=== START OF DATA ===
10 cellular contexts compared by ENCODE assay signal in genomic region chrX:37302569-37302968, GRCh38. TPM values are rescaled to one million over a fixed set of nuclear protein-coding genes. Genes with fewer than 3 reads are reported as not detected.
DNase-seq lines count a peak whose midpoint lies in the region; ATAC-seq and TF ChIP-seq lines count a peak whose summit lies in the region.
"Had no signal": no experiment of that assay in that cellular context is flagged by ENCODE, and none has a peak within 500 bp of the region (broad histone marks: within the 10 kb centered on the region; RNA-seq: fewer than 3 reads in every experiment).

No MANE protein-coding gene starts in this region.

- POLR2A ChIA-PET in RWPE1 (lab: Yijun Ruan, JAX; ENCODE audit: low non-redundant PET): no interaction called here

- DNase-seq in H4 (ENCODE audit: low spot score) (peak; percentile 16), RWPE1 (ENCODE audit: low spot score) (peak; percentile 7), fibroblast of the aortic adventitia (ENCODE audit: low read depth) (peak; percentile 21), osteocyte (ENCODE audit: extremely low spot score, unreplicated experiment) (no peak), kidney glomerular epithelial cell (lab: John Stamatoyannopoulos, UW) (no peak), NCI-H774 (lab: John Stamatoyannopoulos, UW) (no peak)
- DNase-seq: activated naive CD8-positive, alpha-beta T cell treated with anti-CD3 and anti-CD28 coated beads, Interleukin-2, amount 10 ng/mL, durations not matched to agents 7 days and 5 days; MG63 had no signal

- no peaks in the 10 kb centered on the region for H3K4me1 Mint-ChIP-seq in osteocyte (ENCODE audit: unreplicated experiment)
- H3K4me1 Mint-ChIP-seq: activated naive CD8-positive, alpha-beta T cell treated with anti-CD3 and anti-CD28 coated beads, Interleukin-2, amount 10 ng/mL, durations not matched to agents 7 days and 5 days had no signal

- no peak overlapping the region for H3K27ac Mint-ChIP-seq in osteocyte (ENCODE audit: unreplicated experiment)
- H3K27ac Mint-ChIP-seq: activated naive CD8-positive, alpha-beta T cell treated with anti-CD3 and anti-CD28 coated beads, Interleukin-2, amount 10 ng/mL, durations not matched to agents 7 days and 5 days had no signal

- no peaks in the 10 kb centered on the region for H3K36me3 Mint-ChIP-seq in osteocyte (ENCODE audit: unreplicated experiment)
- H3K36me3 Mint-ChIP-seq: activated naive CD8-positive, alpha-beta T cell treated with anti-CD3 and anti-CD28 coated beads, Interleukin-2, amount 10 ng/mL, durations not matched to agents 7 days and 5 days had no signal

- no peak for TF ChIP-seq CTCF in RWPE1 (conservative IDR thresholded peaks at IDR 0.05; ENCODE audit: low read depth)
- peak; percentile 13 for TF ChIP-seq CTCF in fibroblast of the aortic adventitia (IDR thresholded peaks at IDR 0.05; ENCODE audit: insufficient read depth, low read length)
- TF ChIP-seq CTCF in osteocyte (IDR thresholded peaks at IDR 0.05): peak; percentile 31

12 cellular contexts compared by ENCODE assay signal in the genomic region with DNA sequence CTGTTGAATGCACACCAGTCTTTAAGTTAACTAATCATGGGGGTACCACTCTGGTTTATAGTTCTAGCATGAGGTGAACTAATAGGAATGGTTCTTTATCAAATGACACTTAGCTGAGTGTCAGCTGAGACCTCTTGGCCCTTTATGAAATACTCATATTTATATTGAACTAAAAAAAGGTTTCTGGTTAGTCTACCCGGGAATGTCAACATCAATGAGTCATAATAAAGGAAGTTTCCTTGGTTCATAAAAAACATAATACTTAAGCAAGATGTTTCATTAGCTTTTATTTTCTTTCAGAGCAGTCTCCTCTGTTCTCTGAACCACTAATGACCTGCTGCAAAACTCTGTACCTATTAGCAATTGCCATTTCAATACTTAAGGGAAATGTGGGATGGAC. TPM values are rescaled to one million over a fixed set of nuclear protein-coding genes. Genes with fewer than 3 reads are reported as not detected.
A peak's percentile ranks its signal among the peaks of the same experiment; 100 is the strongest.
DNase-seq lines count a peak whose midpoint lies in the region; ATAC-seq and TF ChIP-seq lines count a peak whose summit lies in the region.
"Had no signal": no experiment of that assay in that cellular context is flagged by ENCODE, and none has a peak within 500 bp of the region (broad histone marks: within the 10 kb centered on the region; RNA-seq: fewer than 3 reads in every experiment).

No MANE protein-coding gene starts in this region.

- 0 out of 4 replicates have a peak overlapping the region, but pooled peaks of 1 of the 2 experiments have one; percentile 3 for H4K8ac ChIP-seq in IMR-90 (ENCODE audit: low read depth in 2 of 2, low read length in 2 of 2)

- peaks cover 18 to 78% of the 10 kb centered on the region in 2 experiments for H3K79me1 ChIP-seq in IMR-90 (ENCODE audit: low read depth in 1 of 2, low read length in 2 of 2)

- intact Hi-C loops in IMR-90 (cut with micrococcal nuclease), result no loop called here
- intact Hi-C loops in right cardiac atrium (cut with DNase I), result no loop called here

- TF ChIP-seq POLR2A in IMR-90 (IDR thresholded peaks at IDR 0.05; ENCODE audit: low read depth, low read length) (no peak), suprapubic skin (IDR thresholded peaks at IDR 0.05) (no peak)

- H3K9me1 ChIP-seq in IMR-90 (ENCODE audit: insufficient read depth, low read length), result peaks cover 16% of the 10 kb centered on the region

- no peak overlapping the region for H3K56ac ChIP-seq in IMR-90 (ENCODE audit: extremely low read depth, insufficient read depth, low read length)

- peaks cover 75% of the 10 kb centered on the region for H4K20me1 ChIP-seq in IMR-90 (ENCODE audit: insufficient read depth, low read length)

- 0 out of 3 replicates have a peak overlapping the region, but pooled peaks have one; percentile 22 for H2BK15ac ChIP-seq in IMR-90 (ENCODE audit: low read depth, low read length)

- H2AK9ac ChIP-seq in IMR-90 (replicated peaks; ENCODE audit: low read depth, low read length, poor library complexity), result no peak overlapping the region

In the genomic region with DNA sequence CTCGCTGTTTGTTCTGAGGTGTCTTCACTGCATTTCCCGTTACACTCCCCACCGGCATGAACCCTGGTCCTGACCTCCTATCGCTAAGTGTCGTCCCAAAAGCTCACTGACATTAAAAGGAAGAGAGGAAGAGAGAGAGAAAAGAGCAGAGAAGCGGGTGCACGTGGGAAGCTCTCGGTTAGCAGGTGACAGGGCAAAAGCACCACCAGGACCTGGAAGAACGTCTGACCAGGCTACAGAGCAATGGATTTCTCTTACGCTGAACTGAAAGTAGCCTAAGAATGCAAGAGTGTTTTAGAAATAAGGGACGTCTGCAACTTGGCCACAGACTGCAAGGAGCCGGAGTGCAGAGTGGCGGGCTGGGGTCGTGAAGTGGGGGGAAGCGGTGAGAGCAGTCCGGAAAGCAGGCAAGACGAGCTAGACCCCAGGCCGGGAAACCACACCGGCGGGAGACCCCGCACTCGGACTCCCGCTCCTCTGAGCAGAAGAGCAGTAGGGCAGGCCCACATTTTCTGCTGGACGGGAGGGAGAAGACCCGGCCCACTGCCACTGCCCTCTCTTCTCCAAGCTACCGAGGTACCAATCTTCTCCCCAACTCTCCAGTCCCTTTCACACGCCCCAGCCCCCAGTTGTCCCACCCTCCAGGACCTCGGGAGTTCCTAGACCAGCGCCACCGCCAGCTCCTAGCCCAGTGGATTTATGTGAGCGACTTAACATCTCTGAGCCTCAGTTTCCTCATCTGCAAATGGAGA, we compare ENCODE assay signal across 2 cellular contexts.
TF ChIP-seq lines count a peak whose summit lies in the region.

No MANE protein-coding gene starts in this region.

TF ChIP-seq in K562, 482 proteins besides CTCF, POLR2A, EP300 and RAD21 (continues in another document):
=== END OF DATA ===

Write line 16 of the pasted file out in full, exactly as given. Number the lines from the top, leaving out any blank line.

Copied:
- TF ChIP-seq CTCF in osteocyte (IDR thresholded peaks at IDR 0.05): peak; percentile 31